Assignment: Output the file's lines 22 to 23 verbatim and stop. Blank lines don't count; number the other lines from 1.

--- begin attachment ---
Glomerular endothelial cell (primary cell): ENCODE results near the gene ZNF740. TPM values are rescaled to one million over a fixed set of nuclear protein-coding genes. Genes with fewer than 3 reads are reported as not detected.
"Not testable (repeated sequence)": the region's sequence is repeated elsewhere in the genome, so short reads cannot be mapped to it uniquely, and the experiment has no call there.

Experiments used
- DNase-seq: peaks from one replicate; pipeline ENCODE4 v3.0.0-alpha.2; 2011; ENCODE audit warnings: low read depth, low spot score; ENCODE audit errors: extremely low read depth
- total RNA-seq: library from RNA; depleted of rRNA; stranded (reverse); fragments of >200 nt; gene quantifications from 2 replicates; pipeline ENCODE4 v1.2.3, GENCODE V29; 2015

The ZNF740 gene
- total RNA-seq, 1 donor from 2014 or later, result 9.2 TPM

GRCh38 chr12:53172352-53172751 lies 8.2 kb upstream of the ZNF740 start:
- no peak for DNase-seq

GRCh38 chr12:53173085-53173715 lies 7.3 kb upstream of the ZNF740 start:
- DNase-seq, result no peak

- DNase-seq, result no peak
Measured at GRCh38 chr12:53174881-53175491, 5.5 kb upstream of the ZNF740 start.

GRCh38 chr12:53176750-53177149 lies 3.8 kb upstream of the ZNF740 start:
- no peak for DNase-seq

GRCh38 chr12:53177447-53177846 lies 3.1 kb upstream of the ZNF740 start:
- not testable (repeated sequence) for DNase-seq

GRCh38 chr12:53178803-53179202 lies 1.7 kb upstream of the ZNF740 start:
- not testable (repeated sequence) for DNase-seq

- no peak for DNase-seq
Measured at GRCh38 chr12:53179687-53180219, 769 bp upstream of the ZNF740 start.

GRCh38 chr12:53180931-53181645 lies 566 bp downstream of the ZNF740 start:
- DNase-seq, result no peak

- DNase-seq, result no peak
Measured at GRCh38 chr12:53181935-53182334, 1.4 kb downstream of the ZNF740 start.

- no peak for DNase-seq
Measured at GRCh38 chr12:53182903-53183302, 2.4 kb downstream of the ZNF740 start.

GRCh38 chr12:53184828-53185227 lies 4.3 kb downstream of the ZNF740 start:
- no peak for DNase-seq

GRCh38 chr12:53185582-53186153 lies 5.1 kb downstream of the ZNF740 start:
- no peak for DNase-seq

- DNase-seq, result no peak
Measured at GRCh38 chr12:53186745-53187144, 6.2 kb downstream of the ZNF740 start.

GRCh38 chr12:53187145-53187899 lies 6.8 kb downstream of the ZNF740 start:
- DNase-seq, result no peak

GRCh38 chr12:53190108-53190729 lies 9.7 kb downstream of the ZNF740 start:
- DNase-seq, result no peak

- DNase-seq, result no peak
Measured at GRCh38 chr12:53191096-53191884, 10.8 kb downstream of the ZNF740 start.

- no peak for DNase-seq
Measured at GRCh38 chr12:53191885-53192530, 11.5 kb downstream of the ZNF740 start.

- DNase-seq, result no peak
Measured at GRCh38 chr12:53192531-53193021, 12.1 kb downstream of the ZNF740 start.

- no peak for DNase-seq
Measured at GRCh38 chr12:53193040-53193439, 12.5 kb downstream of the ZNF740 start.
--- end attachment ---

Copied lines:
GRCh38 chr12:53180931-53181645 lies 566 bp downstream of the ZNF740 start:
- DNase-seq, result no peak